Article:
So, a few days ago I was ready to replace an O2 sensor on my Dodge Durango, lifted the car, placed a couple of jacks under the frame and crawled under the car.
It wasn’t ten seconds when suddenly I had this overwhelming feeling that I shouldn’t be doing this. I have done this hundreds of times and never really had any second thoughts crawling under a car and working on the underside, but this time it was different. Anyways, I removed everything, let the car down and went inside to have a cup of coffee and had a good day doing something else.
The jacks I used are rated at 2 tons. This car weights about 6700 lbs. Seems that I have been playing with an accident to happen. I plan on using my son’s scissor lift which is rated at 8000 lbs. and I have more space to work. But I purchased a new pair of 3-ton jacks to be used in the future on my other cars, which are not as heavy.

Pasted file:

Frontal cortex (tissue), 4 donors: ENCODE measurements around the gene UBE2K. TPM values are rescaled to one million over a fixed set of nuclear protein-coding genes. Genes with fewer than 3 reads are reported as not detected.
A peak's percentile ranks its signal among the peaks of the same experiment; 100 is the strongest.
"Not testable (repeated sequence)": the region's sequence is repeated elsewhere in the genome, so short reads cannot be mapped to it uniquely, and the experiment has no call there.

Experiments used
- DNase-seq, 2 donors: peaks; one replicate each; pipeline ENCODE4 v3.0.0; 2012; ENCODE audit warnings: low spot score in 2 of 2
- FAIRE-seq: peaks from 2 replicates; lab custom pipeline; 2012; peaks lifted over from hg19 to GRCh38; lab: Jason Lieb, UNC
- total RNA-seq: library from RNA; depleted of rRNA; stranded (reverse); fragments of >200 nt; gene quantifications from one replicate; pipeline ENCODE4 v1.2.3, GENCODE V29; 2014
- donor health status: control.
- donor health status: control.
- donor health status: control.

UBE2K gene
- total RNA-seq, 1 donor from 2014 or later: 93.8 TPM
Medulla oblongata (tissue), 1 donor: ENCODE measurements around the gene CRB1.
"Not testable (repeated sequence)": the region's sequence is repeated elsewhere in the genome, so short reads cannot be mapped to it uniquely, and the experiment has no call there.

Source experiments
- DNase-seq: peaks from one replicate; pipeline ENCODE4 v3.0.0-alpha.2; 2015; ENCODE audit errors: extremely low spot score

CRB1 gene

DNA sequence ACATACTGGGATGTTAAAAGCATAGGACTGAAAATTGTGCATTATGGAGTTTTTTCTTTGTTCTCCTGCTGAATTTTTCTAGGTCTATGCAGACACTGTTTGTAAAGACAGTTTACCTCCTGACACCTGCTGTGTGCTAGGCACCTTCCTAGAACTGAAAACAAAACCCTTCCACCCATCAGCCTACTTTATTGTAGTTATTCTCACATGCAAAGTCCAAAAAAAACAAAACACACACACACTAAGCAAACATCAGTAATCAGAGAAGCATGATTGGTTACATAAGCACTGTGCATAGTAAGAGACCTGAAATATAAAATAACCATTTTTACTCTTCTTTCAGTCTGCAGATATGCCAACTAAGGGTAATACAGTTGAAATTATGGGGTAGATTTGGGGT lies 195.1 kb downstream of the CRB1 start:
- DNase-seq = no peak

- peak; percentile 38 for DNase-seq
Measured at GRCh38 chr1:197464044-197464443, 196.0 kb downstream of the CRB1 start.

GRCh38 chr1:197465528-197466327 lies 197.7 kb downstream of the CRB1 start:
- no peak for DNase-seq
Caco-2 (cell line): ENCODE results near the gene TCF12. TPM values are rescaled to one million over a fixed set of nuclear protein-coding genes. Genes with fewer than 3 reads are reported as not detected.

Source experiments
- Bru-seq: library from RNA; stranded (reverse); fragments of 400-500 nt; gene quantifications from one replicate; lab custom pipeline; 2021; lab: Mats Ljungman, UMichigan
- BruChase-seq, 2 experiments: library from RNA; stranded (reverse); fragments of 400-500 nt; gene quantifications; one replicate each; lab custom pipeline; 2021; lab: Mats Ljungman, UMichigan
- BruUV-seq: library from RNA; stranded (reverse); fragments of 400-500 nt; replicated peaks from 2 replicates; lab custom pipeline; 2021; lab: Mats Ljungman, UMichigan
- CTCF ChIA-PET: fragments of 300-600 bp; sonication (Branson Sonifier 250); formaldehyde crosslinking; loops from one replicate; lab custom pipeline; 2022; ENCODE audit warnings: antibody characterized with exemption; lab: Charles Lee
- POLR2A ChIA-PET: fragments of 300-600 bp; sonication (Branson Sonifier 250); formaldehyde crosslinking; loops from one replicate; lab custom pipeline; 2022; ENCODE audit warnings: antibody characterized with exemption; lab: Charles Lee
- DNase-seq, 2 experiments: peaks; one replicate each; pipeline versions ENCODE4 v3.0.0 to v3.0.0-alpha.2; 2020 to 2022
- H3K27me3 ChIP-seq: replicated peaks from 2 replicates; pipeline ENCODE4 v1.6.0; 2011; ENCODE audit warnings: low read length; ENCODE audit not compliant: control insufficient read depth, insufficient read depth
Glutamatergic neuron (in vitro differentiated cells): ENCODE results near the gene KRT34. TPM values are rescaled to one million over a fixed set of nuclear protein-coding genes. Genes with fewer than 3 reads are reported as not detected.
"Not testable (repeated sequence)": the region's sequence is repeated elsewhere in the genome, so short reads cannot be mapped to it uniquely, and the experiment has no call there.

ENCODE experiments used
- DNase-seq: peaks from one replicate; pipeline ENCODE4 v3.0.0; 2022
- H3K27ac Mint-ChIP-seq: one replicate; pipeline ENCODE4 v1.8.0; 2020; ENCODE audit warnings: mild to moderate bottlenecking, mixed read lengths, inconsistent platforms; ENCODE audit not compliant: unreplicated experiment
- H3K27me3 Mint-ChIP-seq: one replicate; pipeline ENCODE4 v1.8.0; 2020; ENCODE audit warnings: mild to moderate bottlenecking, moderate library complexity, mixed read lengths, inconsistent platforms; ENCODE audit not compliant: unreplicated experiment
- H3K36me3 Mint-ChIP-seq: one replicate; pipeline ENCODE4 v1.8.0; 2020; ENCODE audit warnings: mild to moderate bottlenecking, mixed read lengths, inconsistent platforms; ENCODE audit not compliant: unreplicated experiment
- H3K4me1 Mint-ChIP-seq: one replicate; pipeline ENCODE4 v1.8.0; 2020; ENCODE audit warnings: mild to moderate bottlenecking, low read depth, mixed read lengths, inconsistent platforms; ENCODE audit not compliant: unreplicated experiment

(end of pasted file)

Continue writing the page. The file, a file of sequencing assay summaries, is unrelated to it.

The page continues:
I compared the new jacks with my 2-ton jacks, and I noticed something that I found very disturbing on the 2-ton jacks (the ones I have been using for over 15 years).
The locking pawl slides over the locking handle and is held in place by only a skinny pin. The locking pawl is the part that holds the ratchet bar in place. There is no other safety pin or bold to backup this mechanism. The complete weight of whatever part of the car rests on the ratchet bar and its weight is subsequently held in place by that skinny pin. In other words, in the past I had half of the cars weight rest on two skinny pins, one in each jack. Thinking back, it sounds like attempted suicide to use these types of jacks on cars.
The new 3-ton jacks (the red ones) have the same mechanism but have a heavy-duty double lock.